With Hangul, you don’t have this problem. Hangul shows you exactly how a word should be pronounced in Korean. It is a writing system based entirely on pronunciations.
One of the king’s advisors said, that a wise person could master it in the space of a morning, and even a stupid person could learn it after a week’s study. It is very intuitive and this might explain why South Korea (and apparently North Korea too) have a high literacy rate of almost 100%.
6. Good design is environmentally friendly
Dieter Rams was an industrial designer, and wrote this point to refer to the physical products that were manufactured. Although Hangul isn’t something physical that we can hold in our hands, it was designed whilst thinking about the environment it was in.
Korean language had a long history, but it never had its own dedicated writing system. Till 15th century, Koreans used the Chinese writing system, and most people were illiterate. Chinese characters are very difficult to learn and it takes time — only the wealthy could afford to spend the hours and money for high tuition fees.
The Korean language is also very different from Chinese in both grammar and sounds so the writing system did not reflect the language. King Sejong famously said that using Chinese characters for Korean was “like trying to fit a square handle into a round hole”. He decided to invent an alphabet that reflected the Korean language that was easy to learn, even by the uneducated general public.
7. Good design is honest
Good design is honest about its purpose. King Sejong had seen many cases where the uneducated suffered from legal incidences because they could not read the law. Hangul was originally named Hunminjungeum which means “Correct Sounds to Enlighten the People”.
King Sejong released Hangul alongside a manuscript to he explain his reasons.
“The language of our nation is different from that of China and is not compatible with Chinese characters. As a result, there are many uneducated people that cannot express their thoughts in writing. I am greatly distressed by this, and have created 28 letters. It is my desire that all the people may easily learn them and use them daily.”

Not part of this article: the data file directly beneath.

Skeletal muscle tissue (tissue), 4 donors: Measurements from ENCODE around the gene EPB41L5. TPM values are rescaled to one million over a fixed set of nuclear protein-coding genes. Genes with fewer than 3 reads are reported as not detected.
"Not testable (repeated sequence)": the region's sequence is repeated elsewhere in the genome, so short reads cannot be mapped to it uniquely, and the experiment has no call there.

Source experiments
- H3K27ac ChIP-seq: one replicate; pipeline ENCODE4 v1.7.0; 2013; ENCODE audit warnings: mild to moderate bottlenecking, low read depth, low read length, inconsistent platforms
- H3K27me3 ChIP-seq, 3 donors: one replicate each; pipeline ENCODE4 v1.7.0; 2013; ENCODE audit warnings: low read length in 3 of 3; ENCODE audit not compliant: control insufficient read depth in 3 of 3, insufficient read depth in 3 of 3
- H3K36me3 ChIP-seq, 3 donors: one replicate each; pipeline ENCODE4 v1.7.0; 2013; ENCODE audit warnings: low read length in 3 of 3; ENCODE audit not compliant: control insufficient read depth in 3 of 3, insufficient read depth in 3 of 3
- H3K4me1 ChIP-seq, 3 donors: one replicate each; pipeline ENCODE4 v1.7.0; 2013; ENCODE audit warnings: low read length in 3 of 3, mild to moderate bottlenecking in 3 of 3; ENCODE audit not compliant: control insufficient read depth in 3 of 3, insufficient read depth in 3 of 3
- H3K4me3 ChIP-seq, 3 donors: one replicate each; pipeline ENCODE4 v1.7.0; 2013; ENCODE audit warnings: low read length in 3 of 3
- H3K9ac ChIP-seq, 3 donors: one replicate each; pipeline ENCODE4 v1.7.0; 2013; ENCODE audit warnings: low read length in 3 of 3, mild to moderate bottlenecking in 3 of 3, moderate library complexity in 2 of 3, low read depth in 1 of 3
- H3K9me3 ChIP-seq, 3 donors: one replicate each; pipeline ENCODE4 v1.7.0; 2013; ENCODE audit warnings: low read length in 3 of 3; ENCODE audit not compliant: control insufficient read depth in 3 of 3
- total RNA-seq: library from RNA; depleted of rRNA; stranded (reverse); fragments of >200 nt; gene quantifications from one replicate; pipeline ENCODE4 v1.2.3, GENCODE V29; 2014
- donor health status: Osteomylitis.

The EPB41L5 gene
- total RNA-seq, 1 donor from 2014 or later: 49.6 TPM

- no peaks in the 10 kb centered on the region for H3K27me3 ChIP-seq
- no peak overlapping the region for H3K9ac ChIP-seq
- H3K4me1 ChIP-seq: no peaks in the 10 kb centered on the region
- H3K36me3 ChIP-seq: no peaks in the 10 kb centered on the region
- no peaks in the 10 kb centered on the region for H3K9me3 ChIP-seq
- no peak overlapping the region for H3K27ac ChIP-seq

8. Good design is aesthetic
The geometrical shapes of Hangul is simple and aesthetic. Many artists are taking it as a source of design inspiration.
9. Good design is unobtrusive
Hangul leaves room to be used in other ways. King Sejong couldn’t have foreseen it the advancement of technology and our use of computers and mobile phones. With only 14 consonants and 10 vowels, it can be incorporated to keyboards very easily.
Additionally, because of its scientific design, Hangul lends itself to easy mechanisation. There are coding languages in Hangul like Aheui, Changjo, Ssiat
10. Good design is long lasting
Good design withstands the withering effects of time. Since its publication in 1446, four characters have become obsolete, so that just 24 are now used — two less than the English alphabet. Hangul will continue to be used across the Korean peninsula, and with the rising popularity of Korean culture, its use will continue to grow.
The greatest lesson about Hangul is that it was made for the people. Perhaps this is the reason why Hangul’s design is timeless. King Sejong thought about and catered to the user throughout Hangul’s creation.